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really in harmony with Divine Revelation, we pray that God may be pleased to bless it to the mental enlightenment and spiritual uplifting of many truthseeking souls.

September 8, 1911.

PREFACE

N our book entitled The Visible God, published

by Hodder & Stoughton in 1892, is the following passage :

IN

•The afflictions of humanity are manifold and universal Every part of the physical system is liable to pain and weakness, and no human being is entirely exempt from suffering. It would not be easy to catalogue all the ills to which flesh is heir, formas one of Job's friends most truly declared—Man is born to trouble, as the sparks fly upward.' But common though affliction is, being universally experienced, yet its origin and issues are not clearly understood by many, and therefore views and feelings are entertained regarding them, which are both mistaken and injurious.

The afflictions of the race do not come from God. He did not make man to be the subject of sorrow and suffering, disease and death. All these grim realities are out of harmony with His original purpose. Laws were ordained to work out health and happiness, and not disease and misery. And yet, there is much of both in the world. In what have they their origin ? As daily endured they are largely the results of ignorance, and frequently the immediate and direct effects of folly and wrong-doing. But when we trace all human sufferings and sorrows back to their beginning, we find them to be the results of Sin-the issues of Moral Evil. Where it is unknown, they are never experienced. There are no hospitals in the heavens, nor any pains and afflictions suffered by the angels. Sin in humanity is the fruitful cause of every woe—the dark fountain from which all the streams of misery flow. It has filled the whole

world with lamentations and tears. When brought under the power of any affliction, whatever it may be, let us never permit ourselves to think unkindly of God, nor charge Him foolishly.

From the time we wrote these words, we have hoped to be able to issue a brief Treatise on the subject of Afflictions; but the writing of other books, and long-continued illness, prevented. In the autumn of 1909 we began to carry our purpose into fulfilment, and were enabled to arrange with the publisher for the issue of the work early in the new year. But again, physical disability intervened, and prevented its publication until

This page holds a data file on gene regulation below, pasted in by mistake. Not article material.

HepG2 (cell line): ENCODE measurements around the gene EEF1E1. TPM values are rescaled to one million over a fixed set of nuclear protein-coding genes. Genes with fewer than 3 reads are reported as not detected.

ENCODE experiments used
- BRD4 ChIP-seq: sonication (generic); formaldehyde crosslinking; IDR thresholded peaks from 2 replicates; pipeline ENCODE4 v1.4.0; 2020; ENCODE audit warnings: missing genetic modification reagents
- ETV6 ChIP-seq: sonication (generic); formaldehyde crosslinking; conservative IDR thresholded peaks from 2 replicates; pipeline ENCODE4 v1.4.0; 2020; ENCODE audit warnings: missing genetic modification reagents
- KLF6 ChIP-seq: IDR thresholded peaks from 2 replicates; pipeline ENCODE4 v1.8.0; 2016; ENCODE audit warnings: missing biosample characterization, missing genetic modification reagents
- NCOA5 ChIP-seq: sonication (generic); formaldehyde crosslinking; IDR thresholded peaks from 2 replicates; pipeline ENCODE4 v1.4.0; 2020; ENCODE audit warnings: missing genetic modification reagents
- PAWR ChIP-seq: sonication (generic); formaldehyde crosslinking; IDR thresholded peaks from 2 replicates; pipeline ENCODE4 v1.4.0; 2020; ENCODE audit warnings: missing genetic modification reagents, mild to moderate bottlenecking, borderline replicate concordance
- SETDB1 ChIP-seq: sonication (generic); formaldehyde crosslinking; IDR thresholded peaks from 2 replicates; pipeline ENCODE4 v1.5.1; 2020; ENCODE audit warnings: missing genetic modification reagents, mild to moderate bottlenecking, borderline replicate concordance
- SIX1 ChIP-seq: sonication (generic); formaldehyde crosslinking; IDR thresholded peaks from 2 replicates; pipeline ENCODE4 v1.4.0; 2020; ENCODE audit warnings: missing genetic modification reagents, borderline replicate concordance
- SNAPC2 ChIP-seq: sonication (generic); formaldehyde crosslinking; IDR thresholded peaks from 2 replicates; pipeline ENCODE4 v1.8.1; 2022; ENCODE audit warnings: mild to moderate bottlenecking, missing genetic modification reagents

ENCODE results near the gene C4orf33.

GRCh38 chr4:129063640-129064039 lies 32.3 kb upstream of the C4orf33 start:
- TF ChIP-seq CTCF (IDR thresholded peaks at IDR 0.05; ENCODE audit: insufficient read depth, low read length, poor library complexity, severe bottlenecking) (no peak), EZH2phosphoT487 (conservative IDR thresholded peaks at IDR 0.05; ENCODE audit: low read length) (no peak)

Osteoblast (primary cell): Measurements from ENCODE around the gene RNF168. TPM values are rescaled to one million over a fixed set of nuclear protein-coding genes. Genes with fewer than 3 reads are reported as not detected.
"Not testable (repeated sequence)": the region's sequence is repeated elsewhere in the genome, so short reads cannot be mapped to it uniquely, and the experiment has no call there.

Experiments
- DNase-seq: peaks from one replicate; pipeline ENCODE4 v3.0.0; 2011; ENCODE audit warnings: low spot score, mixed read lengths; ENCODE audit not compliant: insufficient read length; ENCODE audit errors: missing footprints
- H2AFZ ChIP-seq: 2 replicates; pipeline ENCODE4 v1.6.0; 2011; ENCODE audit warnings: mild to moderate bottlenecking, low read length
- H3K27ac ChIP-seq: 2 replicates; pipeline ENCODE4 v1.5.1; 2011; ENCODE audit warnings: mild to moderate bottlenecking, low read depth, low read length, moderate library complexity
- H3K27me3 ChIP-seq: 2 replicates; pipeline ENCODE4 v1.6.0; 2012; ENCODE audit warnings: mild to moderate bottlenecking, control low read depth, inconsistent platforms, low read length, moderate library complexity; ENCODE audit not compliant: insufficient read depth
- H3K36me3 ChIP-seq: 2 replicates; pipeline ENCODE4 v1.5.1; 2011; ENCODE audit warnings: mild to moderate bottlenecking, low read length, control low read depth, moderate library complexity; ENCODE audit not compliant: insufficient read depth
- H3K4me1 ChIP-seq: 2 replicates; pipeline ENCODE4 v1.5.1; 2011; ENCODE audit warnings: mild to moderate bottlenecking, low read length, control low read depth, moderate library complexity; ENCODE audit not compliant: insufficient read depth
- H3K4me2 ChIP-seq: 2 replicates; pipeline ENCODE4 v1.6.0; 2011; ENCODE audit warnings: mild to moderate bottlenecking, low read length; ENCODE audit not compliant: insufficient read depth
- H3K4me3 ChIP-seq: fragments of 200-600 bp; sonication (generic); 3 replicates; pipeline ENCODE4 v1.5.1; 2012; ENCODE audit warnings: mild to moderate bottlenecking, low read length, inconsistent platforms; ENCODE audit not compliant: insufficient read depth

now.

It is generally believed by Christian people, and also by many others who are either consciously or unconsciously influenced by their opinions, that all afflictions, of every kind and degree, come from God. It would be easy to support this assertion, by any number of quotations from all sorts of literature ; and because accidents, distresses, and painful experiences are not only numerous, but also often very terrible in their nature, many discourses have been delivered, and treatises written, on the problem of pain and the mystery of suffering. And thousands of pious souls in trouble have sometimes had their faith confounded, and hard thoughts of God engendered in their bosoms—thoughts which were not only unjust to Him, but which also lay as a heavy incubus on their own souls.

Our purpose in writing the following pages was not to counteract, by reasonings and appeals to common sense, the widespread and deeply rooted notion that afflictions are all sent by God. Our special appeal was to be made to the sacred Scriptures, which (in spite of the so-called higher critics) we still unhesitatingly regard as the veritable Word of Him who is the God of Truth. Mere passing references to its teachings in relation to the various points to be considered, might probably have been sufficient for all earnest students of revealed truth to whom the Bible is a familiar book ; but as multitudes of professing Christians cannot fairly be regarded as belonging to that category, we have quoted the passages in full which prove and illustrate the truths we have advanced. We therefore beg the reader not to pass over anything in the following pages as a matter of small consequence; but to believe our assurance that the book is an organic unity and that every part of it is closely related to the whole.

We have briefly dealt with the great facts of Bible story preceding the entrance of Sin and Affliction into human history, and also with the chief Redemptive events occasioned by their coming ; but afflictions of all kinds and God's treatment of

them are the special themes of the book. We have written it very simply for the sake of general readers, but its subject-matter opens up the meanings and mysteries of some of the deep things of God

things which are not generally understood by Christian people. We trust that its readers, may realize much of the enlightenment and comfort which it is intended to impart; and may God be graciously pleased to prosper it to the fulfilment of these great ends !

October, 1910.

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